• Akinpelu, Atinuke Motunrayo (Helsingfors universitet, 2016)
    Raw milk storage continues to be a problem for both the developed and developing worlds until new technologies to properly store the milk are readily available to both economies during cold storage. Major causes of spoilage of raw milk are psychrotrophic bacteria belonging to the genus Pseudomonas. In order to extend the shelf life of raw milk, more knowledge of the nitrogen (N2) gas flushing and lactoperoxidase system (LP-s) along with refrigeration on microflora is required and for this reason, a study has been set up. Three experiments where raw milk was stored at 60C for 3 and 7 days under the LP-s and N2-flushing treatment with a control were considered. The milk samples at various conditions were analyzed for total bacterial counts (TBA), psychrotrophs, Gram-negative bacteria, lipase and protease producers; also, the pH was followed. 210 isolates were selected to represent the milk samples for the 3 experiments. All the isolates were characterized by the determination of their spoilage and phenotypic features: proteolytic, lipolytic, phospholipase activities, hemolytic factors and CLP production. In the end, N2-flushing showed a long term (7 days) inhibition of all bacteria types compared to LP-s (which better inhibited bacteria at 3 days) and compared to the control. 11 isolates were further subjected to 16S rRNA partial sequencing to adequately identify them and BLAST GenBank proposed the presence of representatives of the Pseudomonas genus for the 11 isolates. Continuous N2-flushing and activation of LP-s have demonstrated the ability to lower bacterial population in milk to varying degrees.
  • Hall, James P. J.; Harrison, Ellie; Parnanen, Katariina; Virta, Marko; Brockhurst, Michael A. (2020)
    Carriage of resistance genes can underpin bacterial survival, and by spreading these genes between species, mobile genetic elements (MGEs) can potentially protect diversity within microbial communities. The spread of MGEs could be affected by environmental factors such as selection for resistance, and biological factors such as plasmid host range, with consequences for individual species and for community structure. Here we cultured a focal bacterial strain,Pseudomonas fluorescensSBW25, embedded within a soil microbial community, with and without mercury selection, and with and without mercury resistance plasmids (pQBR57 or pQBR103), to investigate the effects of selection and resistance gene introduction on (1) the focal species; (2) the community as a whole; (3) the spread of the introducedmerresistance operon. We found thatP. fluorescensSBW25 only escaped competitive exclusion by other members of community under mercury selection, even when it did not begin with a mercury resistance plasmid, due to its propensity to acquire resistance from the community by horizontal gene transfer. Mercury pollution had a significant effect on community structure, decreasing alpha diversity within communities while increasing beta diversity between communities, a pattern that was not affected by the introduction of mercury resistance plasmids byP. fluorescensSBW25. Nevertheless, the introducedmerAgene spread to a phylogenetically diverse set of recipients over the 5 weeks of the experiment, as assessed by epicPCR. Our data demonstrates how the effects of MGEs can be experimentally assessed for individual lineages, the wider community, and for the spread of adaptive traits.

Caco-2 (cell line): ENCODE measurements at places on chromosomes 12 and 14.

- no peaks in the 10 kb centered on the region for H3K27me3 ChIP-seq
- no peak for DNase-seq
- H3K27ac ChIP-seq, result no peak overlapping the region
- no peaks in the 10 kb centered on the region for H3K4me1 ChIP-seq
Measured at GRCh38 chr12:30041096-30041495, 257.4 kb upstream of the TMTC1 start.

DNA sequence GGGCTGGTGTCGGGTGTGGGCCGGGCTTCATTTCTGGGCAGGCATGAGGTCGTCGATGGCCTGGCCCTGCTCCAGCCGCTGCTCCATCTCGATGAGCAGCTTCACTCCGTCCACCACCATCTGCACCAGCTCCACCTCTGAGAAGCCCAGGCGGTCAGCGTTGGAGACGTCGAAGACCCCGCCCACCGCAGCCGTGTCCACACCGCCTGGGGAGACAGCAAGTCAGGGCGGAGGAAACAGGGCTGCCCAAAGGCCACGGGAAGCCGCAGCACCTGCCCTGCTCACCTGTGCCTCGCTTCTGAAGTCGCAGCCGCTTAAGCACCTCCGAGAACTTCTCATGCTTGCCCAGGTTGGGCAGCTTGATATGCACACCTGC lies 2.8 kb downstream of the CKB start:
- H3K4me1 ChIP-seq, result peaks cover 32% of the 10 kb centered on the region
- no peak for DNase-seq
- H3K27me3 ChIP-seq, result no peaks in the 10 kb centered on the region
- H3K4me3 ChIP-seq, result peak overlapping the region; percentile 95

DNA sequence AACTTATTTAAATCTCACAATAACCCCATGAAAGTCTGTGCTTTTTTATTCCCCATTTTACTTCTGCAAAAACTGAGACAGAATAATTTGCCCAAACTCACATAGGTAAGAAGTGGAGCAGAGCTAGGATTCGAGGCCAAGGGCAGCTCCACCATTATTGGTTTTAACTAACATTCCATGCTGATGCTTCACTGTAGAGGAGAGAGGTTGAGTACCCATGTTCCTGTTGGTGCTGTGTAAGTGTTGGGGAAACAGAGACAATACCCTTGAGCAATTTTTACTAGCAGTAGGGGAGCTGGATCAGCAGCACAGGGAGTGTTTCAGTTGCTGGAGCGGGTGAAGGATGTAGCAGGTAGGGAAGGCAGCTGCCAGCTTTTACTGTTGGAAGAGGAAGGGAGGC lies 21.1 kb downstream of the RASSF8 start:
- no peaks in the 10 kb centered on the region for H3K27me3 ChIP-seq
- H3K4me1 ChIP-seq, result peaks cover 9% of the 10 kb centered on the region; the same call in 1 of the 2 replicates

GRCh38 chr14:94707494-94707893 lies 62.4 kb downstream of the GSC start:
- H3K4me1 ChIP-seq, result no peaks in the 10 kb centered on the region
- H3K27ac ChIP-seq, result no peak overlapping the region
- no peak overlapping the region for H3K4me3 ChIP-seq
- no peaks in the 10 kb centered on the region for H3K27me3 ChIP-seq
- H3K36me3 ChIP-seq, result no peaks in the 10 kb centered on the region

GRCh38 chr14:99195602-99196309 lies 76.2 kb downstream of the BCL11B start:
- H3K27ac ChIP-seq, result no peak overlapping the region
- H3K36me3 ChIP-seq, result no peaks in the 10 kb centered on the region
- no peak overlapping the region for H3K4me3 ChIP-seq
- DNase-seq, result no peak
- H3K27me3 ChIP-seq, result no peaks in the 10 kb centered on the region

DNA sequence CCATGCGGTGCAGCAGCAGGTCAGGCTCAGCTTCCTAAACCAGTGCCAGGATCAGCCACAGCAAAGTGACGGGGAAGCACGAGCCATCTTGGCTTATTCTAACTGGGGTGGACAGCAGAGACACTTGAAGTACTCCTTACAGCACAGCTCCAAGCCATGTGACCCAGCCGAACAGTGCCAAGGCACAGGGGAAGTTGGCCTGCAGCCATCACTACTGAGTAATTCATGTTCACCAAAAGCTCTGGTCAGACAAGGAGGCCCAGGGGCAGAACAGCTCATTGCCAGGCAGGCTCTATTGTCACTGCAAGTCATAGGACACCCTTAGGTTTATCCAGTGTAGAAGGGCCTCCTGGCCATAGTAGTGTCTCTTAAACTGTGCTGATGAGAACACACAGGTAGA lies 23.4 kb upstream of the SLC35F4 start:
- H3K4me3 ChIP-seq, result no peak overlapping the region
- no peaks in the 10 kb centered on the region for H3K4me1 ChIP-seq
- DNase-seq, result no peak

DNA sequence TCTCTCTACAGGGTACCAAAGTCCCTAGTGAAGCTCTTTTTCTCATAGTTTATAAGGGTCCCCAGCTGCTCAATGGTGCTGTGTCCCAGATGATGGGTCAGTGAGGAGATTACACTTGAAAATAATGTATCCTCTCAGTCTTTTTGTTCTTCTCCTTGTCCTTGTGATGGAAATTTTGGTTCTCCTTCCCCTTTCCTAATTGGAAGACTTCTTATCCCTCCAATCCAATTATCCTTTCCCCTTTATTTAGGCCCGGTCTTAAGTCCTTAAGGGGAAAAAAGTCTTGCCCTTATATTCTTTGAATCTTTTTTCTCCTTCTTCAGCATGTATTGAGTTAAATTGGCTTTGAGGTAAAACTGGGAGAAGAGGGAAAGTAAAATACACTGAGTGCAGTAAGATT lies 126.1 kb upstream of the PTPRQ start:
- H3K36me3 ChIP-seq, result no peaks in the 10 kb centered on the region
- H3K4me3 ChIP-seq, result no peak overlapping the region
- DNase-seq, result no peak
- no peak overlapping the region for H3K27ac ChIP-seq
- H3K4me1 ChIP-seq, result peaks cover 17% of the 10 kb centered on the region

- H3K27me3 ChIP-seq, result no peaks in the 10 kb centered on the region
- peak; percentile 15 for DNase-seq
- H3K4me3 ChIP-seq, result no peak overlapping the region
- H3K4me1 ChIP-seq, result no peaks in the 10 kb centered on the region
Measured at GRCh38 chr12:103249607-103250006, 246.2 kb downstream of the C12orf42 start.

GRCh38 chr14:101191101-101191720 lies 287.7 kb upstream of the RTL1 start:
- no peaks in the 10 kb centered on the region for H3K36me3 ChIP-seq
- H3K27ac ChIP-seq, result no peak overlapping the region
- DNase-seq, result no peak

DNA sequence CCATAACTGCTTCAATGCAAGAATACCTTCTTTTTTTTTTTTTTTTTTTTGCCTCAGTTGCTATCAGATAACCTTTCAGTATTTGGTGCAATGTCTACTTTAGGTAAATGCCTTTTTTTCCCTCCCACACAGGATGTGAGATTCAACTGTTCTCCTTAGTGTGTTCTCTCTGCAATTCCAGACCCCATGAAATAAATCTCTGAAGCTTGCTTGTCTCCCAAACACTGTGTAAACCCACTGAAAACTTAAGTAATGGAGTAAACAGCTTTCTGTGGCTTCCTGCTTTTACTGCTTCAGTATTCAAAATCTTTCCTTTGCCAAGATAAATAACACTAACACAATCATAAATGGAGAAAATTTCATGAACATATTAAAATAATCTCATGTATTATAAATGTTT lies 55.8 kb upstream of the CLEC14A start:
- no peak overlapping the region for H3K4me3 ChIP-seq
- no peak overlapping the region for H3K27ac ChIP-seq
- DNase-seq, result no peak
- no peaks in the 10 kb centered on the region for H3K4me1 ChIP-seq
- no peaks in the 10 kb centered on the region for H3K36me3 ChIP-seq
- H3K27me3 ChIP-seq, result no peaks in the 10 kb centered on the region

• Lusa, Merja; Help-Rinta-Rahko, Hanna; Honkanen, Ari-Pekka; Knuutinen, Jenna; Parkkonen, Joni; Kalasová, Dominika; Bomberg, Malin (2019)